"Hey, look, it even does a self-diagnosis! You guys coded something really clever, didn't you?" Ted grinned, patting Evan on the back. "H-hey, you look like you saw a ghost! C'mon! Maybe it was just a cache issue with the first robot. C'mon, let's show it to Jack. Release it!"

Evan didn't do anything. He forgot to blink.

"Uh, Evan? You're starting to scare me a little."

Hello? Porygon said. Seeking terminal access: Y/N

Ted gently nudged Evan aside. Y

Porygon typed next.

pory -releaseFINAL2

Electricity arced over the servers again; Evan gasped and shut his eyes. He covered his ears. He didn't want it to happen again. It was going to be a jumbled mess of—

Evan's phone rang. He looked down, opening his eyes briefly. And then he saw it, right in front of him. And it was… normal. A Porygon, as they had designed.

Porygon made an odd, tweeting noise, but then flinched, flailing its little prism limbs. Its polygonal eyes lowered in an embarrassed twitch, and then made another tweeting noise. Puzzled, it tried again, and again, but then made a gesture of sighing.

"Guess the communication module needs some work. But maybe that's for the best. I dunno if I can deal with talking Pokémon. This thing's a Pokémon, right?"

Growlithe barked; Porygon perked up, turning toward the door. It pecked at it, tweeting again. Growlithe replied happily; Porygon seemed pleased, its levitating body bobbing happily.

"Oh, never mind. Guess it's just for talking to other Pokémon."

Evan looked at his phone again. Jack. What if he just let it ring? Still, whatever lingering sense of duty he had toward the job made him answer.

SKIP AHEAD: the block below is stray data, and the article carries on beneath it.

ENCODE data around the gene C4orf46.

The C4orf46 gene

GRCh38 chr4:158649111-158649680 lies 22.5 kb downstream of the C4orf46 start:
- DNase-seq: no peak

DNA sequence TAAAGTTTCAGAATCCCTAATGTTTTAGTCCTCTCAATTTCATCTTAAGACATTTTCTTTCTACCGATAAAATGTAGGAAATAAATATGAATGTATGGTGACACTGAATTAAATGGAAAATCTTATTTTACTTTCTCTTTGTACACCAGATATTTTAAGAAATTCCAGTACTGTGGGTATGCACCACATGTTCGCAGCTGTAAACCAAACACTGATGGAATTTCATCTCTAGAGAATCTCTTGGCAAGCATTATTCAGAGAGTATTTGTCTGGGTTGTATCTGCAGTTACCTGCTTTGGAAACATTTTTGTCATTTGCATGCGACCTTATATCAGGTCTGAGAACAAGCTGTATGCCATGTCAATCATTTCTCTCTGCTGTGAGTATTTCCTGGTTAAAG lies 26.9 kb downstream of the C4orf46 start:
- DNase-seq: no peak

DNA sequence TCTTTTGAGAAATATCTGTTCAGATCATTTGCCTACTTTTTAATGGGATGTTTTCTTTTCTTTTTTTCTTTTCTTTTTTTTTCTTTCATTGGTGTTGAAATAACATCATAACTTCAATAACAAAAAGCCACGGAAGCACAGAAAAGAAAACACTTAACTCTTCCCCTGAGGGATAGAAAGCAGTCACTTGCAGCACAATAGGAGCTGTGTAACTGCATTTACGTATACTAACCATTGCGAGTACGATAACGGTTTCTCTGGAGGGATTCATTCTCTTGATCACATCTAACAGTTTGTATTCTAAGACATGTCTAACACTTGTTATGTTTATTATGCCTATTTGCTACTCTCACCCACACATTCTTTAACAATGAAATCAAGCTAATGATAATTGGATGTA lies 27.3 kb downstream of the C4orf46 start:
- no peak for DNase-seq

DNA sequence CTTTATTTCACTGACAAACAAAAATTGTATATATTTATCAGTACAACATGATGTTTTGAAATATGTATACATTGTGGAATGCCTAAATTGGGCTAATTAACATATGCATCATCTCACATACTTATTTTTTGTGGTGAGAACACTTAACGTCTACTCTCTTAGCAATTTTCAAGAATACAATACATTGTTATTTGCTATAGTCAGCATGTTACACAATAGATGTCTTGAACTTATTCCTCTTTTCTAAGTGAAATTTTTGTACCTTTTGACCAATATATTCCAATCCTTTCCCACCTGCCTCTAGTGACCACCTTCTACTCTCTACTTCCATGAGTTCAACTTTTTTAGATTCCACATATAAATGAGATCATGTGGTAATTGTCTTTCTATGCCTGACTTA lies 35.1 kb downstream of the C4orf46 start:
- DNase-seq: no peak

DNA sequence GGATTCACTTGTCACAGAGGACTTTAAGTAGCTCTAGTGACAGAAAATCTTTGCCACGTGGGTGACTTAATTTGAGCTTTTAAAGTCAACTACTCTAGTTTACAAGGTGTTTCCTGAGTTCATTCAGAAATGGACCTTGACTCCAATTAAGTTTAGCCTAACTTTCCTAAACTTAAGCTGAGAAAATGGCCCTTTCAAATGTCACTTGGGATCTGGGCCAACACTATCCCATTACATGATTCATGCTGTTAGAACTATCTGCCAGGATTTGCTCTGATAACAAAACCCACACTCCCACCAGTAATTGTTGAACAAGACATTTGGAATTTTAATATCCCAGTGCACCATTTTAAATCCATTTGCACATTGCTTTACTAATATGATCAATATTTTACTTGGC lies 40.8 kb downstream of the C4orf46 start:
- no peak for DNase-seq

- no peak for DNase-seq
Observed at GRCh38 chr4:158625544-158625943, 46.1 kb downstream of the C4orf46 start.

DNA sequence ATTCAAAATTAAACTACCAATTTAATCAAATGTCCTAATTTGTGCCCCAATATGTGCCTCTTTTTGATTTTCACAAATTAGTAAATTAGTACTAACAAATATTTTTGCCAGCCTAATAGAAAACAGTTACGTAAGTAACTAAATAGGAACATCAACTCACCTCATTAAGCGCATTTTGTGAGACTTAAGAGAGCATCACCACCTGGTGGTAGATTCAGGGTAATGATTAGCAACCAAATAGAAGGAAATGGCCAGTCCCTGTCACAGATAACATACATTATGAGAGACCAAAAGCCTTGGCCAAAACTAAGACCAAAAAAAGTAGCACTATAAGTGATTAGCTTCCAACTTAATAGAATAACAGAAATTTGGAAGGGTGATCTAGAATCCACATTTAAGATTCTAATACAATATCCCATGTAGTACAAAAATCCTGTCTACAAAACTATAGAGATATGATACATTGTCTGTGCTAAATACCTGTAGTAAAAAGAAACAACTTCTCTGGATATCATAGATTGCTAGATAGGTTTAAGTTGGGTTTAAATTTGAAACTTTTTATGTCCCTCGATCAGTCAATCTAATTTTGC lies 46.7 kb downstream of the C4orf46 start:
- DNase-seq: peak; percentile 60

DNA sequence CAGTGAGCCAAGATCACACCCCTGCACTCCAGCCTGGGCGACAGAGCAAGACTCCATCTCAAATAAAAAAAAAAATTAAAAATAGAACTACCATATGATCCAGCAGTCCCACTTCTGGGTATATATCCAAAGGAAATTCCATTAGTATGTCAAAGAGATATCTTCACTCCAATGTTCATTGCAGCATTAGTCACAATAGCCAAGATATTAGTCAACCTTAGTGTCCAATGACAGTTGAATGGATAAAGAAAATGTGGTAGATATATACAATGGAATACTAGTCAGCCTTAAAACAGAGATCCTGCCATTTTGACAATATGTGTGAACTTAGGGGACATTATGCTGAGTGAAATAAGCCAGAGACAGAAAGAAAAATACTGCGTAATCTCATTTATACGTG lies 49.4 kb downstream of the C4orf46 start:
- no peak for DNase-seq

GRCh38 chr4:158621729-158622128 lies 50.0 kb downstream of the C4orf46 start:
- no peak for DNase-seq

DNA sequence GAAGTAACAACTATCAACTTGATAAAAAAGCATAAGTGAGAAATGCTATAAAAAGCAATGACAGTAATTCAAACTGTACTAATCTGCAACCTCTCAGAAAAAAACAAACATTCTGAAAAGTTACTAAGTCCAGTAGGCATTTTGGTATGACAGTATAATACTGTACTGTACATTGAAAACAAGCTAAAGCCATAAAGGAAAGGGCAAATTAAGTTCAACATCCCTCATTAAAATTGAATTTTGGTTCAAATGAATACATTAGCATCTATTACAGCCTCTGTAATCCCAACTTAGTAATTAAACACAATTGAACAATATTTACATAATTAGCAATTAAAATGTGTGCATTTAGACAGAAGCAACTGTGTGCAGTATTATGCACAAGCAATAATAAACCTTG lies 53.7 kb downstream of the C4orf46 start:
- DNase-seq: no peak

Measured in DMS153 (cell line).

"Hey," Evan said.

"Hey, so how'd it go?"

"It went fine. Porygon is floating right in front of me."

Proygon curiously rubbed its beak on one of the servers, trying to converse with it. When the new life got no reply, it grew bored and tried to communicate with the next one. Apparently this one was more attractive, as he began trying to peck affectionately at the box.

"That's great, Evan. Perfect! Did you capture it?"

"No, I'll have it captured right now, but it's friendly, so that's all working." He nodded at Ted, who grabbed a Poké Ball.

"Hey, Porygon!" Ted said, holding up the ball.

Porygon's eyes flashed in recognition, perhaps some preinstalled data, and floated toward him.

He tossed it to Porygon. The polygonal Pokémon obediently entered, shook a little, and with a mechanical click, it remained still.

Jack cheered, "Perfect, Evan! You got it done. Are there any issues?"

Evan hesitated. He couldn't leave the dead air for long—Jack would just interrupt him, as he always did—so he went with the truth. "There were some. But we got it done, and it got fixed right after. But—"

"Proud of you, Evan. I'll be sure to give you a raise for all your hard work! We'll get going on the upgraded model next! Once I take a look at it myself, of course, and ooh, can you imagine how pleased the execs will be? Oho, I need to bring you along for it, Evan! Imagine that! You were the lead programmer for this whole thing, after all, no matter what anyone else said. This is all you! But once that's over with, I bet Porygon2 will be a homerun."

Evan didn't say anything. That was right. That was the next project. Another—how long would it be, this time? And how far past the deadline will they push it? How many hours of overtime, failed tests… and… short lives, created and killed? This was just one. What about the next? What if it didn't somehow fix itself? What happened to that poor, broken Porygon from before? Where did it go? Or was it just… gone?

Jack was saying something, but he heard none of the words.

Evan walked out of the server room; Ted remained behind to inspect the damaged computers, grumbling about ordering new ones. Evan didn't care. Growlithe tackled his legs, tearing off his other shoe. The little Pokémon ran and grabbed the other shoe—he had stashed it behind a potted plant—and waited, tail wagging, by the elevator door.

He pressed the button and waited, remembering that he had a phone against his ear. The elevator opened, Growlithe hopping inside with Evan's shoes.

"Are you still there, Evan? Hello? Is this thing—"

"I quit."